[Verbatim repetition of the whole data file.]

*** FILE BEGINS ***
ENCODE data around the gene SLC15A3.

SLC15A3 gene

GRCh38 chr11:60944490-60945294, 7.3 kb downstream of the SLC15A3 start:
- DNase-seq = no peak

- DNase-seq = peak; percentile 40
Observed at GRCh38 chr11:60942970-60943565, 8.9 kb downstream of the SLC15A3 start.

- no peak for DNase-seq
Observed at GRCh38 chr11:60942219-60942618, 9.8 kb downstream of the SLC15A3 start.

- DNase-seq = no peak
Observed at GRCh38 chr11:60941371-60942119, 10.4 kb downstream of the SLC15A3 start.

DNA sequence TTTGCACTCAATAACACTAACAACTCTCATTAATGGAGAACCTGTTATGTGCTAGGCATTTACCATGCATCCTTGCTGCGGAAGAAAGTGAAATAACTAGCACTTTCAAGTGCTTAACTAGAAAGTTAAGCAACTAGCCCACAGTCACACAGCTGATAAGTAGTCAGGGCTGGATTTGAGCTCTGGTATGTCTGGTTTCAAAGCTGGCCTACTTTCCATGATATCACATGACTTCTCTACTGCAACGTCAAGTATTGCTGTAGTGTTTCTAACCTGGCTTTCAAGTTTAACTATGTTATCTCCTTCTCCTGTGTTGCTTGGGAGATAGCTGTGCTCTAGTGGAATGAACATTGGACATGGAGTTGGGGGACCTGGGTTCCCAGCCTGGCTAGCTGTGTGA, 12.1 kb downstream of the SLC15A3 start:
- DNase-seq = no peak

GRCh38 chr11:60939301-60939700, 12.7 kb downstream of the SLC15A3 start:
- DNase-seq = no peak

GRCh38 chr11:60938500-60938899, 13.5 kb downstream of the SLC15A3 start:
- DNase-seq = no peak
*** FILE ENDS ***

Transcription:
ENCODE data around the gene SLC15A3.

SLC15A3 gene

GRCh38 chr11:60944490-60945294, 7.3 kb downstream of the SLC15A3 start:
- DNase-seq = no peak

- DNase-seq = peak; percentile 40
Observed at GRCh38 chr11:60942970-60943565, 8.9 kb downstream of the SLC15A3 start.

- no peak for DNase-seq
Observed at GRCh38 chr11:60942219-60942618, 9.8 kb downstream of the SLC15A3 start.

- DNase-seq = no peak
Observed at GRCh38 chr11:60941371-60942119, 10.4 kb downstream of the SLC15A3 start.

DNA sequence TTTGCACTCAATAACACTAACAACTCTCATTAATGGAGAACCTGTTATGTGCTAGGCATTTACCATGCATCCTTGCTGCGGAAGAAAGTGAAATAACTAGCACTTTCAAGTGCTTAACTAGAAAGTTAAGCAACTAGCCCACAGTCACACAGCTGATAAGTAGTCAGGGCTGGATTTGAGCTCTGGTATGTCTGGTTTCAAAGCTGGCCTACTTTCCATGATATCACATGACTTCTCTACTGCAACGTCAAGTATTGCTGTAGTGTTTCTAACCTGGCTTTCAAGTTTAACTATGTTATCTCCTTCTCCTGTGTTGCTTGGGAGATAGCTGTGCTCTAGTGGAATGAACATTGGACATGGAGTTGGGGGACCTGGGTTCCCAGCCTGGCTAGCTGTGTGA, 12.1 kb downstream of the SLC15A3 start:
- DNase-seq = no peak

GRCh38 chr11:60939301-60939700, 12.7 kb downstream of the SLC15A3 start:
- DNase-seq = no peak

GRCh38 chr11:60938500-60938899, 13.5 kb downstream of the SLC15A3 start:
- DNase-seq = no peak